Intro­duc­ing Linkdex Net­works

Our lat­est inno­va­tion Linkdex Net­works enables you to visu­alise and analyse these groups of rel­e­vant influ­encers. The objec­tive is to enable dig­i­tal mar­keters to grad­u­al­ly iden­ti­fy the right per­son­al­i­ties and build rela­tion­ships with them, spread­ing along those net­works for max­i­mum expo­sure.

If some­one with­in your net­work has lots of rela­tion­ships point­ing to them you know that they are per­ceived as trust­wor­thy sources. The aim is to find influ­encers who are pas­sion­ate on a niche top­ic, have strong rela­tion­ships with the group and are recep­tive to new ideas with plen­ty of reach.


When most peo­ple look for influ­encers they actu­al­ly find the noise mak­ers and the most recog­nis­able faces. What these dia­grams allow you to do is iden­ti­fy the real action­able oppor­tu­ni­ties avail­able to you. So you might stop spam­ming poor old @randfish with mes­sages and start talk­ing to the small niche influ­encers who are clos­est to you and more like­ly to be recep­tive and help­ful.

Tru­ly under­stand­ing how peo­ple relate to each oth­er in a net­work dia­gram is a pow­er­ful way of pin­point­ing the peo­ple you need to talk to. With Linkdex net­works you can also see:

  • your con­tacts
  • your own brand
  • your friends
  • your contact’s friends
  • as well as the influ­encers inside that net­work

And you can see all this in the same net­work visu­al­i­sa­tion. The pro­files also include the domains they write for, their social pro­files and con­tact details, allow­ing you to spend more time mak­ing your ideas and prod­ucts con­ta­gious.


What is influence — and how to choose influencers

Influ­ence at its real­ly high lev­el is the abil­i­ty to change someone’s thought or action — there­fore influ­encers have to pro­vide rel­e­vant and trust­ed con­tent to their com­mu­ni­ties to cre­ate some kind of con­ta­gious effect. Below are 8 fac­tors to con­sid­er when choos­ing your influ­encers

  • Cred­i­bil­i­ty: they have to be trust­wor­thy, active and telling their world their opin­ion on an on-going basis.
  • Band­width: the influ­encer has to have a high band­width — what’s their exper­tise? How many times do they tweet each day? How often do they pub­lish posts? What’s their reach?
  • Domain Cred­i­bil­i­ty: there is no such thing as an uni­ver­sal influ­encer. Peo­ple are usu­al­ly influ­en­tial with­in cer­tain domains or spe­cif­ic social net­works.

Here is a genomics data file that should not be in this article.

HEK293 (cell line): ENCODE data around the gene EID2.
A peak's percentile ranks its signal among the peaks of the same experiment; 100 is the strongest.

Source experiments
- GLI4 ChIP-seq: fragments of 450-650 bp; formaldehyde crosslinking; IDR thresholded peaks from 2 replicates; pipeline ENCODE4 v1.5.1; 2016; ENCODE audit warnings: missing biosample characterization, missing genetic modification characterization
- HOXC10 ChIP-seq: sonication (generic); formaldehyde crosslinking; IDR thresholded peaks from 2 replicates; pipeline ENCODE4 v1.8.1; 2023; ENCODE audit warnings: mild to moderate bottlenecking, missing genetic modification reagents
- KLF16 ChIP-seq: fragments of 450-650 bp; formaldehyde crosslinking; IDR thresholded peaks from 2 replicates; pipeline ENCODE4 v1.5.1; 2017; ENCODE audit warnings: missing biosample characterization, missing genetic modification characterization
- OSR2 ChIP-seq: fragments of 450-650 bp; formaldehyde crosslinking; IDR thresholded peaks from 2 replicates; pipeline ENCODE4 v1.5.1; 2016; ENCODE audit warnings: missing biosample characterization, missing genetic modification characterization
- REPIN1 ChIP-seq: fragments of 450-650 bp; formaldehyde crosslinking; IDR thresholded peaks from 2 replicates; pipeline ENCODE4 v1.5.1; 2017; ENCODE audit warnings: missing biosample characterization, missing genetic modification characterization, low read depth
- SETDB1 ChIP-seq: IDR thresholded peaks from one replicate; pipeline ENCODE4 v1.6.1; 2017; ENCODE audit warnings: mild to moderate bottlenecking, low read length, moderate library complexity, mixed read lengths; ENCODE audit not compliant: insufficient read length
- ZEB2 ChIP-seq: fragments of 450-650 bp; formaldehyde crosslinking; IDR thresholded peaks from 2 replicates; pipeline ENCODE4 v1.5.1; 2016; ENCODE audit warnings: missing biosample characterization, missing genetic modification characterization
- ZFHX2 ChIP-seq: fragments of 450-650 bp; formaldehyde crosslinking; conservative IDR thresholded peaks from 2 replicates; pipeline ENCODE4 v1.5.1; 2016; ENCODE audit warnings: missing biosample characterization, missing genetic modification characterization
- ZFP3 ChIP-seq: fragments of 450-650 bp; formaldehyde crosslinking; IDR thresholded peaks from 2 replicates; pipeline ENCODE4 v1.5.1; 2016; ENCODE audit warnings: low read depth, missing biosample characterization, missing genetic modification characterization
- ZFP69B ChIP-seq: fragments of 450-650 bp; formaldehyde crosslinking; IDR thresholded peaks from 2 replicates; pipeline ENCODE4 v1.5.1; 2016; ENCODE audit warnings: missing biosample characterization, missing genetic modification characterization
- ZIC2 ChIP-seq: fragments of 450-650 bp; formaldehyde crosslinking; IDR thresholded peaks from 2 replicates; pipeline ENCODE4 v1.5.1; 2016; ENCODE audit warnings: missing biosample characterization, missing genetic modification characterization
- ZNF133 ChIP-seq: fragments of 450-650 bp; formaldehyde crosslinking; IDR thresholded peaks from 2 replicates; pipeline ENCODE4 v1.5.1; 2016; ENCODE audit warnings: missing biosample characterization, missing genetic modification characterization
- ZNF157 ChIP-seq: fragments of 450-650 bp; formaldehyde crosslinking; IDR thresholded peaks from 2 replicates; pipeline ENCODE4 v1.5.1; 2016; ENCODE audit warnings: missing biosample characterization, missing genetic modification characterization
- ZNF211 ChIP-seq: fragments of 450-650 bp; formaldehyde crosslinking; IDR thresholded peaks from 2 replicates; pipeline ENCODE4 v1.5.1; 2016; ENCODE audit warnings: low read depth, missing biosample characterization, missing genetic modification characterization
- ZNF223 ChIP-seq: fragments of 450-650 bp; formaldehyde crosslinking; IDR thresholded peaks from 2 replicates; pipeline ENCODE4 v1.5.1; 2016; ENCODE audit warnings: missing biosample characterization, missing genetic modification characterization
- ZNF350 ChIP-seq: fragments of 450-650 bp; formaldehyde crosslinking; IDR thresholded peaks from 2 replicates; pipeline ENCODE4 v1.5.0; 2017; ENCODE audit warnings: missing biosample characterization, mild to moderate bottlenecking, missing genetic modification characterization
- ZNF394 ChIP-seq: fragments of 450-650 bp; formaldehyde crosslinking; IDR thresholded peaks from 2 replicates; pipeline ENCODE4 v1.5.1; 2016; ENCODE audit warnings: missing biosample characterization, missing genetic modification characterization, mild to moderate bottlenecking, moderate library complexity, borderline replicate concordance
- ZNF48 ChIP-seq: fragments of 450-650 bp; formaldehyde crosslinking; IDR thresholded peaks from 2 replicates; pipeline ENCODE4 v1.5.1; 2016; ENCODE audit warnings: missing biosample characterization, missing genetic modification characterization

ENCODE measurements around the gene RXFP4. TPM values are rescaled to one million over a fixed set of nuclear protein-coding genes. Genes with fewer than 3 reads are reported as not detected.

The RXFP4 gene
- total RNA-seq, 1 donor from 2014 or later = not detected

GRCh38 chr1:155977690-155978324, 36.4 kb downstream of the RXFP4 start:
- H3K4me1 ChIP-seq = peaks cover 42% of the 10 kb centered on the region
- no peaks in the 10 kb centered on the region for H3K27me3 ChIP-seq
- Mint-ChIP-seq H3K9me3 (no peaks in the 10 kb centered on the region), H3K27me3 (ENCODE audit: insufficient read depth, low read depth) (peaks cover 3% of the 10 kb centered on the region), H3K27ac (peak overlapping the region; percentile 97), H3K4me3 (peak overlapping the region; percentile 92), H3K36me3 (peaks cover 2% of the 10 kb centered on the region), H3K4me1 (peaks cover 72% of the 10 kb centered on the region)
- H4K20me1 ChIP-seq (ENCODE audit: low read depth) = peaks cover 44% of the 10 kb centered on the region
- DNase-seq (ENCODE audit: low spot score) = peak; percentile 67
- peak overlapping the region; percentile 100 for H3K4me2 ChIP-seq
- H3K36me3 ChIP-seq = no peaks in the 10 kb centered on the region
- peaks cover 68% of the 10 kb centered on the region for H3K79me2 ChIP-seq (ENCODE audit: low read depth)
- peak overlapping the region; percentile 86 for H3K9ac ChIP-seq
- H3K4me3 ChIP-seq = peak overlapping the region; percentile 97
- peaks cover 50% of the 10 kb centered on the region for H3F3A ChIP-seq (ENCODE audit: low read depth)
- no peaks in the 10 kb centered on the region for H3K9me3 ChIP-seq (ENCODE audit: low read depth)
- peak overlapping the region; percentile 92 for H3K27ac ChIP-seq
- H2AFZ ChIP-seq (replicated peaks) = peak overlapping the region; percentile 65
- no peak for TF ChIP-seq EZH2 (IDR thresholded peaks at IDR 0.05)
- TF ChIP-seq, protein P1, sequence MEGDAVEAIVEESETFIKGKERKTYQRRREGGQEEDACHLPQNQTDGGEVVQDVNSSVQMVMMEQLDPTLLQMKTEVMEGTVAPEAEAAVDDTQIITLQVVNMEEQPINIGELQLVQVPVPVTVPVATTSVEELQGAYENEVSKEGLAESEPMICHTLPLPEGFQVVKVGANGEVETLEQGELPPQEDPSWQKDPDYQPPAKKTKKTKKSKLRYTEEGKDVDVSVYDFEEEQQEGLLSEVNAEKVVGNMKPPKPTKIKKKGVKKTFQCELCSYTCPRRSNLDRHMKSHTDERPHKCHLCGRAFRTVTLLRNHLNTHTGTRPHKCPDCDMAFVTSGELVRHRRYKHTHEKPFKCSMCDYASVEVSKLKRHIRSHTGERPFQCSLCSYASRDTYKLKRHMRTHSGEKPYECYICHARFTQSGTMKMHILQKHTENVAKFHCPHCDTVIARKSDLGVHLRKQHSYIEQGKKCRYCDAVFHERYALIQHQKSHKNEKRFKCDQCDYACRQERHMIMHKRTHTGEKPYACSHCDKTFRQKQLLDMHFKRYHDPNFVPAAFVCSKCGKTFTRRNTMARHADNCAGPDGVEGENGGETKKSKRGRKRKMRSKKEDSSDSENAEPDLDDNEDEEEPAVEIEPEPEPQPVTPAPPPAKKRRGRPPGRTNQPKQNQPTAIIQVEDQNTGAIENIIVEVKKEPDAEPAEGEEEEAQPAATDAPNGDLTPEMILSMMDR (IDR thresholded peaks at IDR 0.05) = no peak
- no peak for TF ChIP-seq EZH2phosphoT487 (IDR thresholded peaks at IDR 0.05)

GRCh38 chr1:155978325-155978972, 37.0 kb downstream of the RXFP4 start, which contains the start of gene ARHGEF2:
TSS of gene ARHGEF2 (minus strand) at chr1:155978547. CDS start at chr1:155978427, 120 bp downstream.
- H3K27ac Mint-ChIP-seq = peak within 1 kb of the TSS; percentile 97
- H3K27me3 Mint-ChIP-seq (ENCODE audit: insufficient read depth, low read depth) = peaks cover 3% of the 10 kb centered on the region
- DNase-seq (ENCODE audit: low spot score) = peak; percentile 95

• Rel­e­vance: Deter­mine how pas­sion­ate they are about the top­ic – indi­vid­u­als often become influ­en­tial first­ly because of their pas­sion and exper­tise on a top­ic.


  • Trust: Regard­less of the oth­er fac­tors, if the tar­get audi­ence does­n’t trust the influ­encer your brand’s mes­sage won’t be ampli­fied.
  • Chan­nel Align­ment: the align­ment of where the tar­get and the influ­encer is, obvi­ous­ly they have to be in the same place.
  • Blog Reach: Most influ­encers blog and are usu­al­ly per­ceived as being gen­uine since they are sin­cere in their product/service reviews there­fore they become a trust­ed source of infor­ma­tion. As a result trust dri­ves action, and thus con­sumers look to blog­gers to gain prod­uct insights.
  • Big vs Small Com­mu­ni­ties: Com­mu­ni­ties are a great place to share infor­ma­tion and dis­cuss ideas with oth­ers. Look for influ­encers who have earned the trust of small­er or niche com­mu­ni­ties and pro­vide them with val­ue and start build­ing a rela­tion­ship with them.


We are moving from Domains To People

The dig­i­tal mar­keter’s focus has been re-shaped with empha­sis on peo­ple and their net­works rather than domains. At one of our high­ly antic­i­pat­ed Linkdex Think Tanks late last year I had the chance to talk with Kelvin New­man  from Site­vis­i­bil­i­ty and he said some­thing worth remem­ber­ing:

Too long we have kind of con­cen­trat­ed on web­sites and web pages rather than the peo­ple who are behind that. I think that what dig­i­tal mar­keters want to do is as indi­vid­u­als to con­nect to oth­er indi­vid­u­als. The abil­i­ty to track those peo­ple down in a scal­able and effi­cient way is real­ly quite inter­est­ing. That means if you know those peo­ple and you know what kind of con­tent they have shared pre­vi­ous­ly, what kind of con­tent they like, and what they are inter­est­ed in. If you can under­stand that about a group of indi­vid­u­als before­hand, then when you are putting con­tent togeth­er you can think about that in that process. So if you under­stand what they have liked and what they as a group have liked pre­vi­ous­ly you can increase the like­li­hood of pro­duc­ing some­thing suc­cess­ful.